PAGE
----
Buried Alive: the creepy true legend of Julia Legare
When the golden beams of the suns light shine through the Spanish moss draped trees at the Edisto Island Presbyterian Church, South Carolina, its easy to think that a slow-moving shadow is just that: a shadow. But maybe, it is something else.
In fact, the locals tell a strange ghost story down on the island and, probably, It is one of the most horrifying and heartbreaking tales you will ever hear.
The Legare family owned a plantation here, in the time before the Civil War and their family mausoleum is located on the grounds of the Island Presbyterian Church, built in 1831. The Church is active still today, and the mausoleum still attracts visitors to this day, over 150 years since the night that poor Julia Legare was laid to rest.
Or, so they thought she was laid to rest…
In those days it was common for families to lose children to illnesses that today are easily cured. And the medicine of that time also left a lot to be desired, such as the ability to tell whether or not a person was dead or just in a deep coma. And that is why they were introduced coffin technologies that protect you from being buried alive. In any case, turned out it was just apparent death for little Julia.
A victim of Diphtheria, she was pronounced dead by the physician brought in by her family.
In fact, no heartbeat or breathing could be detected and due to the primitive level of mortuary science practiced during that era, with no embalming or other form of preservation possible, her thought-to-be dead body was rushed to interment in the family mausoleum. The child was lovingly dressed for her funeral where loved ones would pay her one last goodbye. Or so they thought. Thus her family paid their respects and with heavy hearts sealed and locked the door. Julia’s family went on with their lives as best as they could after suffering the loss of a child so young, and in time the pain of her death was replaced with happy memories from her life.
About 15 years later, when Julia’s older brother was killed in the Civil War, the family once again had to open the mausoleum, and what they found literally horrified them.
Lying on the floor, just inside the door were the crumpled remains of Julia, with only bones and tattered clothing. Claw marks could be seen on the inside of the door and on the walls and floor where Julia had tried in vain to escape after coming out of her Diphtheria-induced coma.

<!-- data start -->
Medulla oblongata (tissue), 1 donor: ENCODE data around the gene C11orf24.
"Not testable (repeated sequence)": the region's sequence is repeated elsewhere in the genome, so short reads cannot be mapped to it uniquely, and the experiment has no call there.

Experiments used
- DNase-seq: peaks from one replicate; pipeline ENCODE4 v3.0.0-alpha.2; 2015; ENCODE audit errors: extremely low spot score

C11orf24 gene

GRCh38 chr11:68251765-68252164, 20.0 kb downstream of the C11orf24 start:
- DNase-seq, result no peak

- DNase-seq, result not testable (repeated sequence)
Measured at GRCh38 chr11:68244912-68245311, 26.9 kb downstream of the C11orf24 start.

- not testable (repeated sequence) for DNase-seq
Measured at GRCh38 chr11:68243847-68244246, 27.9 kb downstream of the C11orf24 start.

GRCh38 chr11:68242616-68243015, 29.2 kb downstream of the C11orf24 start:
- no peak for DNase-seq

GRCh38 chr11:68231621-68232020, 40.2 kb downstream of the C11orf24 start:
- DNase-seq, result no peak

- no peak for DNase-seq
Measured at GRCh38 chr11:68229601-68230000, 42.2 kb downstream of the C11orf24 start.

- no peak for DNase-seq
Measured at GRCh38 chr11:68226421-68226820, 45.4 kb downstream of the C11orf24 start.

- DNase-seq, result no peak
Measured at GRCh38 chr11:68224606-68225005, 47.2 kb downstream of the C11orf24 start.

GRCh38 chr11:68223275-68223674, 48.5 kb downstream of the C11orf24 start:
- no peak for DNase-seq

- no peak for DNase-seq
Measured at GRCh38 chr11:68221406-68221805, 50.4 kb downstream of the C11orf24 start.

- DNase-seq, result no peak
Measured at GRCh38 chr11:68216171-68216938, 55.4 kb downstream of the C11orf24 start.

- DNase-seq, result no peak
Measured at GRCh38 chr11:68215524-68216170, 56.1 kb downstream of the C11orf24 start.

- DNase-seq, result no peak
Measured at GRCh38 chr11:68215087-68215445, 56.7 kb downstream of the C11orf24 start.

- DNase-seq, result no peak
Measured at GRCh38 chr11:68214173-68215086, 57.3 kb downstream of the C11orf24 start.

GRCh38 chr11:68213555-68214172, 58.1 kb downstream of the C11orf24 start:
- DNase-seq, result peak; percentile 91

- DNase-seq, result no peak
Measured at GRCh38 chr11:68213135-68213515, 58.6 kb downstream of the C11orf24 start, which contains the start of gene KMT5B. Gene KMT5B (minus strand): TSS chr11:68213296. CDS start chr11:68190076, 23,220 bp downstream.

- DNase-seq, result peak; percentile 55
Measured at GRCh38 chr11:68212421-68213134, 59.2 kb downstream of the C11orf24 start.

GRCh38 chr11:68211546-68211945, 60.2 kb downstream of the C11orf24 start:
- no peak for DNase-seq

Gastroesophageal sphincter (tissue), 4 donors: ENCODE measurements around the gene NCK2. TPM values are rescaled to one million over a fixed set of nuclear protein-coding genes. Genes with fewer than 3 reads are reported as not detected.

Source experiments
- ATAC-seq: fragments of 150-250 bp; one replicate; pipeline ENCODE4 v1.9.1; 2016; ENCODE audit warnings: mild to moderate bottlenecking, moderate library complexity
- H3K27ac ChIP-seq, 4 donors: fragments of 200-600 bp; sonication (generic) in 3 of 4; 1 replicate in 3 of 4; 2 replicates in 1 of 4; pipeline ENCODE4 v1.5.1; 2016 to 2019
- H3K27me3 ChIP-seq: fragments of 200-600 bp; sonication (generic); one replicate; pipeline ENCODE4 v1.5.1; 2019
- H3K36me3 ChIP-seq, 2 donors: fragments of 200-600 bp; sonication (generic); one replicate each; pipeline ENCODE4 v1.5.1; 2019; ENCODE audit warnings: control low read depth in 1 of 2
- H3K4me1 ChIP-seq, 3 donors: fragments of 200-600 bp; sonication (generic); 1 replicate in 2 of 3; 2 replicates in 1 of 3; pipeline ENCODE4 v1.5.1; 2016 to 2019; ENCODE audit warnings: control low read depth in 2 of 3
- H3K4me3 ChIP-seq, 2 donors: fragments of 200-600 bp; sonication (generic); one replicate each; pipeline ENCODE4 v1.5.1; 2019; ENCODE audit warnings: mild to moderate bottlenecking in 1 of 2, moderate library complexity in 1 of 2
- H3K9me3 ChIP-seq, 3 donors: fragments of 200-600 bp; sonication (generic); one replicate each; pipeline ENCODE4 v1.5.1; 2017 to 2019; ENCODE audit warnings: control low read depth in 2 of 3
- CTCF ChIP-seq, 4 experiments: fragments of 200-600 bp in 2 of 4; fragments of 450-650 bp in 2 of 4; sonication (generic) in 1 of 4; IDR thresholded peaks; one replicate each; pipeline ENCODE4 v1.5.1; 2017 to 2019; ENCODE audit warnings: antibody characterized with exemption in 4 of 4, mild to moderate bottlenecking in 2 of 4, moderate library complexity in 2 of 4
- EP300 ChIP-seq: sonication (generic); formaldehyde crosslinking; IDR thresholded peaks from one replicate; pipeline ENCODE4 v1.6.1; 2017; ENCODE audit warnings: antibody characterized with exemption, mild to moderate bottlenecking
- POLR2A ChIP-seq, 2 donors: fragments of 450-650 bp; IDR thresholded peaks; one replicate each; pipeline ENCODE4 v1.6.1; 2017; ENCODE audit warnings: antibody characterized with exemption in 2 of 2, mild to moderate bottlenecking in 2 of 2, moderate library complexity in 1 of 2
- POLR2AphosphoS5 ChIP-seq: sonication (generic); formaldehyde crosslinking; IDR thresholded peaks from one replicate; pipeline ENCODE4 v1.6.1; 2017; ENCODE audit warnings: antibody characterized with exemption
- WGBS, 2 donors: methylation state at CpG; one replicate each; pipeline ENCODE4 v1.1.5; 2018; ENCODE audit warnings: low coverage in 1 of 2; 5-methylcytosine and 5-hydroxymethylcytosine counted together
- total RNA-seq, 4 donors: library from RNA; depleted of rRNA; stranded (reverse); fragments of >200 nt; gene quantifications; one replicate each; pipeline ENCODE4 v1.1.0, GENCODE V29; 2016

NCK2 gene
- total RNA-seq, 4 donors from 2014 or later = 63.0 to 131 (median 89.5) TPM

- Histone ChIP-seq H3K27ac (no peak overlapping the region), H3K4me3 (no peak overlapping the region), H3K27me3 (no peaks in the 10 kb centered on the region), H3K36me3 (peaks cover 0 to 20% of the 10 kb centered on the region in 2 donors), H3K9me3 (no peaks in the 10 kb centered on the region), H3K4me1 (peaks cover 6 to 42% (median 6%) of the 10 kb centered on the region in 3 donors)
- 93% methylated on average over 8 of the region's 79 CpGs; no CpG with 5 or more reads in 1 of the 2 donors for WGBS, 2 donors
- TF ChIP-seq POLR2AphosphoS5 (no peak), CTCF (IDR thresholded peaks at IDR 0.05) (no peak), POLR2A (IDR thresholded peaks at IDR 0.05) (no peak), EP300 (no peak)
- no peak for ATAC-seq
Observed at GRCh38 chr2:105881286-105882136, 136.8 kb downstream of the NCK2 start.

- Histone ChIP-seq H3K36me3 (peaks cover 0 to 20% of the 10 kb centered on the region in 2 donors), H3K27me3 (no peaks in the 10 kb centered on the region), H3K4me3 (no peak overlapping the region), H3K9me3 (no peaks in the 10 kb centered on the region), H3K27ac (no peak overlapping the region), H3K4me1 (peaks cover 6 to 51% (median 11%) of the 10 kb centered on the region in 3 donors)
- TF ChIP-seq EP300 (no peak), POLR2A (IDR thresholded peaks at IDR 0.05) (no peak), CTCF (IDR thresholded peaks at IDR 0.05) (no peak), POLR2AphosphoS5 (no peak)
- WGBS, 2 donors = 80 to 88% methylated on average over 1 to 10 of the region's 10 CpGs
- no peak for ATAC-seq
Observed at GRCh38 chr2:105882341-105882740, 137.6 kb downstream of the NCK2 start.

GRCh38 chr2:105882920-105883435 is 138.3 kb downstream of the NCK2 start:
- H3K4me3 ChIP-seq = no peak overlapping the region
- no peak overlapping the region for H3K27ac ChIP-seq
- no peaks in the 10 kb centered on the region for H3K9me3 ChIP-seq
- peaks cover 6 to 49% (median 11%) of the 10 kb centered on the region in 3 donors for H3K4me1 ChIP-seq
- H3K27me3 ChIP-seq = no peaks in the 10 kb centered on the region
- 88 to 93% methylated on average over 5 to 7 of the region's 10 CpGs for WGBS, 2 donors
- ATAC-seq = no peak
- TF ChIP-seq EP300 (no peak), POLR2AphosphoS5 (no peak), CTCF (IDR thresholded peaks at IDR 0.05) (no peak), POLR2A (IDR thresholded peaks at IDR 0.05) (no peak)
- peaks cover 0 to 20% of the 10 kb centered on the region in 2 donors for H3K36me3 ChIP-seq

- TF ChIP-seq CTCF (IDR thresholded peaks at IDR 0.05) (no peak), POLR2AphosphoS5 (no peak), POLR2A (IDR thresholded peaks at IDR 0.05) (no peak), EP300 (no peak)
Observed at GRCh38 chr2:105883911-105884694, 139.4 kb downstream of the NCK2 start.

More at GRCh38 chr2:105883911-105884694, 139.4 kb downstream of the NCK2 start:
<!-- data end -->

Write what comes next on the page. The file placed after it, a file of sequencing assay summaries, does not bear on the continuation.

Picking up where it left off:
The family, now more consumed with grief than ever, placed her brother in the mausoleum, gathered up her remains, reinterred them side by side and then resealed the mausoleum.
And then the hauntings began.
When the family returned shortly after resealing the mausoleum, they found the door had been reopened. So, they closed and locked the door only to return several days later to find that it had once again been reopened. A few weeks later, a clergyman at the church saw that the door was open again and ordered it to be closed. This happened again and again and again throughout the decades. Chains and unbreakable locks were used to keep it sealed tight, but they would always break and the door would open.
Distraught and confused, the family then had the door removed and replaced with a heavy stone slab. But that too was found pushed to the side several days later. After a few more attempts, they gave up and left the door to the mausoleum open.
And that is how it remains today.
In any case, since the discovery of poor little Julia’s fate, no attempt to keep the mausoleum door sealed shut has been successful.
So if you’re ever down on Edisto Island just south of Charleston, you can stop by the cemetery at the Edisto Island Presbyterian Church.
There you will find the Legare family mausoleum.
And just inside the open door you will see the claw marks left by the hands of a little girl unwittingly entombed long before her time, whose ghost apparently still stands to ensure that the door to her family’s mausoleum remains open so that no one will suffer the same fate as she did over more than 150 years ago….
Images from web – Google Research